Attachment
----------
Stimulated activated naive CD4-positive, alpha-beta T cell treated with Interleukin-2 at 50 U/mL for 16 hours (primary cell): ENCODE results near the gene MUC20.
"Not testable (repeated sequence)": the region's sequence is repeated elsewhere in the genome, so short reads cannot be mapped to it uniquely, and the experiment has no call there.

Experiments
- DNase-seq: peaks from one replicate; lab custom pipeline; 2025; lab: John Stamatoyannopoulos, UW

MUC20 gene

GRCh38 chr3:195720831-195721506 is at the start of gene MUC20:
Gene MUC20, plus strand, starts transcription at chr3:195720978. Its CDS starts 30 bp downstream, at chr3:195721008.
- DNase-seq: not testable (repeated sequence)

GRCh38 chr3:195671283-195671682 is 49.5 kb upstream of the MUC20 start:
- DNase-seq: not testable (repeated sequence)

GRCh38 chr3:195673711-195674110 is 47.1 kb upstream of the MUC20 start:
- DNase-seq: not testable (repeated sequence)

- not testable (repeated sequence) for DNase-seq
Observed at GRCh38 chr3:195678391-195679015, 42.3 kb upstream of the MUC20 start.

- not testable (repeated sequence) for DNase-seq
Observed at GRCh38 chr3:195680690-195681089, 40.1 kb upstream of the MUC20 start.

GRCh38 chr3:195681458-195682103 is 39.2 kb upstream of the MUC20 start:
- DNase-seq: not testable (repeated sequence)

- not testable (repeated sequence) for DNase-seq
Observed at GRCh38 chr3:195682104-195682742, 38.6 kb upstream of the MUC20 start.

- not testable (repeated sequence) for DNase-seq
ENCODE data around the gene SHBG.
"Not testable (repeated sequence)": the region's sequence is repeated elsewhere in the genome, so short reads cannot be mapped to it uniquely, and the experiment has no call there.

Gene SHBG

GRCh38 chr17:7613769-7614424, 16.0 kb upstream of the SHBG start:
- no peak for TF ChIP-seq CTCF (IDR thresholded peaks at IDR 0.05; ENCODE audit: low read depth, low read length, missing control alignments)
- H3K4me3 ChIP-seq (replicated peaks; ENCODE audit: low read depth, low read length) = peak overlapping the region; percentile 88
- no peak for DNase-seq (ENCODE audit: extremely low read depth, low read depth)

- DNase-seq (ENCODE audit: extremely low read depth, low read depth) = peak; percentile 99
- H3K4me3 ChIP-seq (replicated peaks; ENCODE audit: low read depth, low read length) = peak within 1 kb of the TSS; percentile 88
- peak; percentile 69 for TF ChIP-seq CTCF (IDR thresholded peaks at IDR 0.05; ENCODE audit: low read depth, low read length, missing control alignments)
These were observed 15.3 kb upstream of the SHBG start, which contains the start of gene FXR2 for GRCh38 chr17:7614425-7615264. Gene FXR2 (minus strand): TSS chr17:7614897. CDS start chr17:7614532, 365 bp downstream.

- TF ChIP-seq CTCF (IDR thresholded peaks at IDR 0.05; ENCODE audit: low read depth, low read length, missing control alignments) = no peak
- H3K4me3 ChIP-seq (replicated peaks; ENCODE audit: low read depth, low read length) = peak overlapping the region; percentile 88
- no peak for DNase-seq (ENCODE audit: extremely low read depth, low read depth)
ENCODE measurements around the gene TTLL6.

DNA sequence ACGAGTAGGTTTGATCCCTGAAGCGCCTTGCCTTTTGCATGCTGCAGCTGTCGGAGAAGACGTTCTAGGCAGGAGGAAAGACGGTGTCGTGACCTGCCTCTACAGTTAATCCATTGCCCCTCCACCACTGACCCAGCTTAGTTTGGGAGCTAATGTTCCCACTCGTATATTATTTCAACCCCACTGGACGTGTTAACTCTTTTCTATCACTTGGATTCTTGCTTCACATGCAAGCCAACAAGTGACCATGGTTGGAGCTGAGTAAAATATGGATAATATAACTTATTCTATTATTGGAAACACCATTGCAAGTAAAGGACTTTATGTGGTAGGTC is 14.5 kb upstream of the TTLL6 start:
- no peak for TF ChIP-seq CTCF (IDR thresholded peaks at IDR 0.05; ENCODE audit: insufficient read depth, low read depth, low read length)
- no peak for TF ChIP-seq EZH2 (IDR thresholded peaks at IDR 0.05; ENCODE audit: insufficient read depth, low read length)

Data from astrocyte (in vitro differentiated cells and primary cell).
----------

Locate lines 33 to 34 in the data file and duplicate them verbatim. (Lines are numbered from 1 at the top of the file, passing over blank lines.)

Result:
- TF ChIP-seq CTCF (IDR thresholded peaks at IDR 0.05; ENCODE audit: low read depth, low read length, missing control alignments) = no peak
- H3K4me3 ChIP-seq (replicated peaks; ENCODE audit: low read depth, low read length) = peak overlapping the region; percentile 88